Llaima Volcano, within the Conguillío National Park in Chile, is in the background of this image with its typical double-hump shape. The lake is called Lago Verde and the trunks sticking out are likely remnants from one of the many seasonal fires that have left their mark on this area (the last one was in 2015).

The lake sits on pyroclastic deposits that erupted from the Llaima Volcano. On these deposits, on the side of the lake, you can even track the geologic record of seasonal lake level changes, as the layers shown here mark the old (higher) level of the lake during heavy winter rains.

The lake also overlaps the Liquiñe-Ofqui Fault, which runs about 1000 kilometers along the North Patagonian Andes. The fault has been responsible for both volcanic and seismic activity in the region since the Oligocene (around 30 million years ago).

I was there as field assistant for Catalina Hernandez Moreno, a geoscientist at Italy’s National Institute of Geophysics and Volcanology, studying ancient magnetic field records imprinted on rocks. We examined the rocks’ magnetised minerals (aligned like a compass needle to the north pole) as a way to measure how fragmented blocks of the Earth’s crust have rotated over time along the fault.

From this fieldwork we were able to examine palaeomagnetic rotation patterns from 98 Oligocene-Pleistocene volcanic sites. Even more, we concluded that the lava flows from the Llaima Volcano’s 1958 eruption would be a suitable site for studying the evolution of the South Atlantic Anomaly, an area within the South Atlantic Ocean where the Earth’s magnetic field is mysteriously weaker than expected.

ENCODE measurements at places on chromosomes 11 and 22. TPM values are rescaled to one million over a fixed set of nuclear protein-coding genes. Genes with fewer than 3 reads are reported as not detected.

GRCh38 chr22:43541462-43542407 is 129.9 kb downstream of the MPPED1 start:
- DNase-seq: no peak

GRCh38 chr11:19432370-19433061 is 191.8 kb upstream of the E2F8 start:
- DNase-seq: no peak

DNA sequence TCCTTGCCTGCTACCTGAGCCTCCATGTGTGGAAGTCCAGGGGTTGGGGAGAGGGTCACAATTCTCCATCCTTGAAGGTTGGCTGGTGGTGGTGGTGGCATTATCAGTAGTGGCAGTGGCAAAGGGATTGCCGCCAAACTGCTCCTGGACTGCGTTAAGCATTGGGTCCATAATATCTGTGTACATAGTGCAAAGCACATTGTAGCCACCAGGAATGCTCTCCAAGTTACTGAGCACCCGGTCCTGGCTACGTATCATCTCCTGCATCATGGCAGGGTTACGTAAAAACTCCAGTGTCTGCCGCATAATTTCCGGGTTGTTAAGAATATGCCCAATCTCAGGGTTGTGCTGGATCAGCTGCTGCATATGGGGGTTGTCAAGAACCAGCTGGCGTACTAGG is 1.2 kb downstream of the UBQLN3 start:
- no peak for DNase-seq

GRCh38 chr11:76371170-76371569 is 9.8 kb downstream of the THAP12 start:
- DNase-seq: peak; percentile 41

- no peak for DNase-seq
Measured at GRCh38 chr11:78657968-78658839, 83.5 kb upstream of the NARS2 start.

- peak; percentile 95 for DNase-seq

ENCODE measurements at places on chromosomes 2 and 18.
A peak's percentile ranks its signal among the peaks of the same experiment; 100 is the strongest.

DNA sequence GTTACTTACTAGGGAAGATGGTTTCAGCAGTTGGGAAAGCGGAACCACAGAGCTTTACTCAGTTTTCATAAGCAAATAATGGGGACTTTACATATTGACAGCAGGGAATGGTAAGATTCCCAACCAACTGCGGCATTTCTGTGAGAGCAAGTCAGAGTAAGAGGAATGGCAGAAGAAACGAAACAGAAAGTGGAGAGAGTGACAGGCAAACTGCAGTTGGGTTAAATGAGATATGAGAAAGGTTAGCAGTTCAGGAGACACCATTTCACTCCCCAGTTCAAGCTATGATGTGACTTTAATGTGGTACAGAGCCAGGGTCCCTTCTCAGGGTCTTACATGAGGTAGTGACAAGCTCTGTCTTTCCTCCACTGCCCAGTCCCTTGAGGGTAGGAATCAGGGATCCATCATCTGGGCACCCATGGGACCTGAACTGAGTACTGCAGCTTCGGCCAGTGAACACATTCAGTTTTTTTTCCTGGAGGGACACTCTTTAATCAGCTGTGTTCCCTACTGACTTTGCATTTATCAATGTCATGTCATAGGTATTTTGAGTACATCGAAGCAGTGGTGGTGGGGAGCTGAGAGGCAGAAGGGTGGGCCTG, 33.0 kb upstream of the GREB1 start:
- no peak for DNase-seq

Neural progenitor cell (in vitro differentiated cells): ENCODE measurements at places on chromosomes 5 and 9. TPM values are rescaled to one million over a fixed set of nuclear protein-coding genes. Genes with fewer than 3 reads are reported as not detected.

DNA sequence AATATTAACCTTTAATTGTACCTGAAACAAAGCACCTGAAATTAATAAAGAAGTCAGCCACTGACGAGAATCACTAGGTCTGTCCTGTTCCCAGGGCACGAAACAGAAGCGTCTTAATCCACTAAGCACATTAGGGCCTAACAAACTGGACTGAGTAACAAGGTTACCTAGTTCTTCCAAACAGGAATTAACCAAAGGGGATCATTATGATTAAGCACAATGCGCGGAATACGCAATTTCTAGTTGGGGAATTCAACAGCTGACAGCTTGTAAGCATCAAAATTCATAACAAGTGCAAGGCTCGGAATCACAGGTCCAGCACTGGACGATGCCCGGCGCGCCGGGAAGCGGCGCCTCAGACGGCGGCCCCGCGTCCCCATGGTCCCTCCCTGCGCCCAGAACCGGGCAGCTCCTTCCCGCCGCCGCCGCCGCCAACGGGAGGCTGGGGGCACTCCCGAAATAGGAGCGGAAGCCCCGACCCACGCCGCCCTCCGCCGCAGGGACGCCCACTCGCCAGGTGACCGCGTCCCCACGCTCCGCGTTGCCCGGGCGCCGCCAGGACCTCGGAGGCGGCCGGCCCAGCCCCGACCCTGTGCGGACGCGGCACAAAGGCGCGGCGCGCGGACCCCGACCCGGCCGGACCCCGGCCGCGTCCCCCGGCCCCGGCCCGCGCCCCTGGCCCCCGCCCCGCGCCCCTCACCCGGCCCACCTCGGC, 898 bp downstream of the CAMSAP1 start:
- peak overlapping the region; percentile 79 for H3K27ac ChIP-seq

By Anita Di Chiara, a research technician at the Lancaster Environment Centre in the UK 


Hernandez-Moreno, C., Speranza, F., & Di Chiara, A.: Understanding kinematics of intra-arc transcurrent deformation: Paleomagnetic evidence from the Liquiñe-Ofqui fault zone (Chile, 38-41°S), Tectonics,, 2014.

Hernandez-Moreno, C., Speranza, F., & Di Chiara, A.: Paleomagnetic rotation pattern of the southern Chile fore-arc sliver (38°S-42°S): A new tool to evaluate plate locking along subduction zones. Journal of Geophysical Research: Solid Earth, 121(2),, 2016.

Di Chiara, A., Moncinhatto, T., Hernandez Moreno, C., Pavón-Carrasco, F. J., & Trindade, R. I. F.: Paleomagnetic study of an historical lava flow from the Llaima volcano, Chile. Journal of South American Earth Sciences, 77,, 2017.


Imaggeo is the EGU’s online open access geosciences image repository. All geoscientists (and others) can submittheir photographs and videos to this repository and, since it is open access, these images can be used for free by scientists for their presentations or publications, by educators and the general public, and some images can even be used freely for commercial purposes. Photographers also retain full rights of use, as Imaggeo images are licensed and distributed by the EGU under a Creative Commons licence. Submit your photos at

September GeoRoundUp: the best of the Earth sciences from around the web

September GeoRoundUp: the best of the Earth sciences from around the web

Drawing inspiration from popular stories on our social media channels, as well as unique and quirky research news, this monthly column aims to bring you the best of the Earth and planetary sciences from around the web.

Major story and what you might have missed

This month has been an onslaught of  Earth and space science news; the majority focusing on natural hazards. Hurricanes, earthquakes and volcanic eruptions have been dominating headlines, but here we also highlight some other natural disasters which have attracted far fewer reports. Quickly recap on an action-packed month with our overview, complete with links: